Australian risk managers are getting a foot in the door with chief executives and other c-suites, but does that mean they are engaged in a risk-aware culture?
It’s often said that the culture of an organisation is shaped by the worst behaviour that its leader is willing to tolerate.
If that is true, then where should the risk function sit to best promote and embed a risk-aware culture?
EnergyAustralia risk manager and Rims Australia president Brad Tymmons said that a firm’s risk culture starts from the top and that the most senior riskinsurance person in a firm should be reporting in to someone within the c-suite.
“If not, you would definitely question whether the valuable risk management insights are being analysed to drive decision-making for the long-term sustainability of the company,” he said.
But according to the results of the Australian segment of the StrategicRISK Asia Risk Report Survey, only 16% of Australian firms’ most senior risk/ insurance professional report into the chief executive.
Scentre group risk director Eamonn Cunningham said this figure needed to improve “if that is what it takes to have a permanent seat at the table when the enterprise’s risk committee or board audit and risk committee meets”.
The vast majority of respondents – 30% – said the most senior risk professional reports into the chief financial officer (see table, below).
Seven West Media head of risk and audit Mark Wilson said a lot of senior risk professionals benefit from having a reporting line direct to the audit and risk committee.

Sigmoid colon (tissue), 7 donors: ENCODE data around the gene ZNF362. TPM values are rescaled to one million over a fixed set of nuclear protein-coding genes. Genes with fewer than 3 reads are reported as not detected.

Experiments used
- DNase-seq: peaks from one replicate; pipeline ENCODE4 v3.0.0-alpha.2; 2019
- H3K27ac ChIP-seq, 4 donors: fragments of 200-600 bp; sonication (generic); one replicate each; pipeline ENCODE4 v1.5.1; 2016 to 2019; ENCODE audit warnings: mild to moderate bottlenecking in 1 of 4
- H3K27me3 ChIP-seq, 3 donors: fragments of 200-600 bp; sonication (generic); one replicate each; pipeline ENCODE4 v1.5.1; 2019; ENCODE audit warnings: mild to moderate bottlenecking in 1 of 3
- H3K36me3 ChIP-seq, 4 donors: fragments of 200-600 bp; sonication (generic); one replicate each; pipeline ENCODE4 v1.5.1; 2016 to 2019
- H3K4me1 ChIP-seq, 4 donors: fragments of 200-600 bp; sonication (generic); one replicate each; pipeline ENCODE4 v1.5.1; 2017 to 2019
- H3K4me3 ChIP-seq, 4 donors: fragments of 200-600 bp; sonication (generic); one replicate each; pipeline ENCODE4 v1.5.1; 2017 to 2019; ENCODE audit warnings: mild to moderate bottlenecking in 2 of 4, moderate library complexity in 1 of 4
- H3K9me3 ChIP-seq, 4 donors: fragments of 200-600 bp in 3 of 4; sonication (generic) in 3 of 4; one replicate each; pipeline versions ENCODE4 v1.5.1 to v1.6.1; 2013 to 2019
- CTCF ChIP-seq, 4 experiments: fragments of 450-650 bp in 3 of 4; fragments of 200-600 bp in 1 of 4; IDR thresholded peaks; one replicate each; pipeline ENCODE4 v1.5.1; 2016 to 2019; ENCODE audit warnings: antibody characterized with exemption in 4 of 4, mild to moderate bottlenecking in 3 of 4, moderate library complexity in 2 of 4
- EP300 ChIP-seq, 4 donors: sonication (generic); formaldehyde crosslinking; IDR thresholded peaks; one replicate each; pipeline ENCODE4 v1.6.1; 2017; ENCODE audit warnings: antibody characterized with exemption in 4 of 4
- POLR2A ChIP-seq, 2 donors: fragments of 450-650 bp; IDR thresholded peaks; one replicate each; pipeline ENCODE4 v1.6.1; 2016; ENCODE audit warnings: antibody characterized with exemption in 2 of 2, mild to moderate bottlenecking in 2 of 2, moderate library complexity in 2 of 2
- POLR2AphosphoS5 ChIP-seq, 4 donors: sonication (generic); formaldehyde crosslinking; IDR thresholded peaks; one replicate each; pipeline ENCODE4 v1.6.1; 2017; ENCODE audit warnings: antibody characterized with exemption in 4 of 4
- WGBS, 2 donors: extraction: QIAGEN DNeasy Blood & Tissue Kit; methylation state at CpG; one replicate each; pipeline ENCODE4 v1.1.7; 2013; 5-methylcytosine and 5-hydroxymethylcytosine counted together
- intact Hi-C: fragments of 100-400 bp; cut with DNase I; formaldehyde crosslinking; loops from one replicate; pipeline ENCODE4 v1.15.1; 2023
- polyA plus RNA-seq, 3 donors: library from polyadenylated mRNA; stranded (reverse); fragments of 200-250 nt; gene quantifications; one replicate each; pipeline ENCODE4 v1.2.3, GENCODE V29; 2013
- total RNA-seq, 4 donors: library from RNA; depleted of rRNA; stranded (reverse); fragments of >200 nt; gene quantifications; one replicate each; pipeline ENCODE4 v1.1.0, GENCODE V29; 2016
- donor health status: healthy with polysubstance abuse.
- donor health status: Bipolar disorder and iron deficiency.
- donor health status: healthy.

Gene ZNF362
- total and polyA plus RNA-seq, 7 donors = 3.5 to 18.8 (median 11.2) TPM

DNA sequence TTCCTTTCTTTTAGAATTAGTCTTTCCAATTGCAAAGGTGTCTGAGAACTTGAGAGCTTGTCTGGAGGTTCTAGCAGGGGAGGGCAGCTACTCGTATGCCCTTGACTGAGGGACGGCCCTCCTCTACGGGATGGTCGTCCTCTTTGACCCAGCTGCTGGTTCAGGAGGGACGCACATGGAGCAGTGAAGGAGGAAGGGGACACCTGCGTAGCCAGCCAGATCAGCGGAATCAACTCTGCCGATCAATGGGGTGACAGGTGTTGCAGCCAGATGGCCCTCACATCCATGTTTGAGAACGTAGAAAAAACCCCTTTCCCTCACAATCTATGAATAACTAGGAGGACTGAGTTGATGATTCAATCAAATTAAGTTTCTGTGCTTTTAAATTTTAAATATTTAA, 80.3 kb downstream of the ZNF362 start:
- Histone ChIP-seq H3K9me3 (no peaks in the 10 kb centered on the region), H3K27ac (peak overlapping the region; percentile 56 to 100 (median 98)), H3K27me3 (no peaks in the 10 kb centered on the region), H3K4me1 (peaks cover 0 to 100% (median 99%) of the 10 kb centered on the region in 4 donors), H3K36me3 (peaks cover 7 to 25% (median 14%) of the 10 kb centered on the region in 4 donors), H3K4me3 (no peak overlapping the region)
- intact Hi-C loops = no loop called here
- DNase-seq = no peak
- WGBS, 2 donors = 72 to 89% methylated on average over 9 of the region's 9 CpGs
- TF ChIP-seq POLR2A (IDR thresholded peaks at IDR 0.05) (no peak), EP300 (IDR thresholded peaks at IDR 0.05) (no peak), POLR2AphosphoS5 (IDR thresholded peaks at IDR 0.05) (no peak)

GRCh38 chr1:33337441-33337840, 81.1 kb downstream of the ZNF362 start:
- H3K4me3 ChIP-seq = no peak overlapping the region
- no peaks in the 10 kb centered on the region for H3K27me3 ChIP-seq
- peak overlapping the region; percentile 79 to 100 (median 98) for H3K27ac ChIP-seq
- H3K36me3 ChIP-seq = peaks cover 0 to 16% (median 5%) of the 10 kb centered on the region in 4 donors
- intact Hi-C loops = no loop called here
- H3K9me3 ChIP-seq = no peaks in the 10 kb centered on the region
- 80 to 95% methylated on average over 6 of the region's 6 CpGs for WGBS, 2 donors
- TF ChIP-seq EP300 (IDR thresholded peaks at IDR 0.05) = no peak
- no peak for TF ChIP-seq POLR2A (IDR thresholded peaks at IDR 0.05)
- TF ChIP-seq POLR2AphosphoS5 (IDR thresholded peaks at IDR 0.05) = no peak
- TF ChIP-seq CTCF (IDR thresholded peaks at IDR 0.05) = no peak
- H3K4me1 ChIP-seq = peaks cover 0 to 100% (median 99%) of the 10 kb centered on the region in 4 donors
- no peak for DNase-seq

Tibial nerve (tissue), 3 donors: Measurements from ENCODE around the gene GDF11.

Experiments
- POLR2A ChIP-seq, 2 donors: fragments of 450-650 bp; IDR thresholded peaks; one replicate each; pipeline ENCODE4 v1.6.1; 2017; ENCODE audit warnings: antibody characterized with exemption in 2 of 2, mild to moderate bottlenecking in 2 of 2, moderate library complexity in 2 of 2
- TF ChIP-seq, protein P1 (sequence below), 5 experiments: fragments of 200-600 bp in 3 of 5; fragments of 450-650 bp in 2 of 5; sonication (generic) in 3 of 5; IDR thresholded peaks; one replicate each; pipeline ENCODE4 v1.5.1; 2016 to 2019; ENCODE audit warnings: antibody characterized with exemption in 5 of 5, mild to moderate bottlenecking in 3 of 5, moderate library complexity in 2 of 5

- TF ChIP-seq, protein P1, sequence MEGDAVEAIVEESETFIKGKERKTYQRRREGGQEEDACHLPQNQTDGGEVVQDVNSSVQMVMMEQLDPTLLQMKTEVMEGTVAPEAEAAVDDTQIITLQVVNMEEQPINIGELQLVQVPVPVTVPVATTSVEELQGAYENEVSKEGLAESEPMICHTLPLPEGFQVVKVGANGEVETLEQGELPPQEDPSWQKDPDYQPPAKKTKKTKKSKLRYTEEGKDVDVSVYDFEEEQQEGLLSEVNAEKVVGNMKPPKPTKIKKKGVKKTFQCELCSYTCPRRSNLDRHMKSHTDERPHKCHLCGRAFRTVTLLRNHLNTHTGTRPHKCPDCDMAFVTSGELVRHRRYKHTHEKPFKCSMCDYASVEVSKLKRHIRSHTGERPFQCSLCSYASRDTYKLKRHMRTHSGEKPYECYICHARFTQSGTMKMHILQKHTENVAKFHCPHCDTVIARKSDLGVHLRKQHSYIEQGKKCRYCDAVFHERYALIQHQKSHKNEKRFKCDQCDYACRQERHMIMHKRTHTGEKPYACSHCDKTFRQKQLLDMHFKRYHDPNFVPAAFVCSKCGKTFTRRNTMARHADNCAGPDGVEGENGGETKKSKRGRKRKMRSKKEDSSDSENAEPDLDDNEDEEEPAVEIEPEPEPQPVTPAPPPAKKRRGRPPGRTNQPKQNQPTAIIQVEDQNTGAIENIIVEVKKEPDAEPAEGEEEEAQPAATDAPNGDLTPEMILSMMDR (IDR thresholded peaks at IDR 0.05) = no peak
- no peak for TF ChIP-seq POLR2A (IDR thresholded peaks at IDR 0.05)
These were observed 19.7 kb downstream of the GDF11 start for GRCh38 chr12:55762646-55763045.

“While it may not work for every organisation, there are some real benefits to be derived from being independent of the management team who are responsible for managing key business risks. For one, it certainly helps avoid the misconception that the risk team does it all!”
Two-thirds of respondents rated their board/senior management’s commitment to embedding a risk culture within their firm as ‘high’ or ‘very high’. That leaves one-third that are fighting an uphill battle to improve their plight.
But Wilson argued that it was not the sole responsibility of the boardroom to set a company’s culture.
“Certain expectations may be set, but it’s the chief executive and his or her executive team that define risk culture,” he said.
“Not enough can be said about the importance of tone at the top.”
Indeed, most respondents (42.86%) said it was the responsibility of the risk management function to set the risk culture.
This was closely followed by the executive board (40.82%) and the chief executive (34.69%).
This article was published in full in the Special Report: Rims Australia issue. To read the full report, including all of the survey results, click here.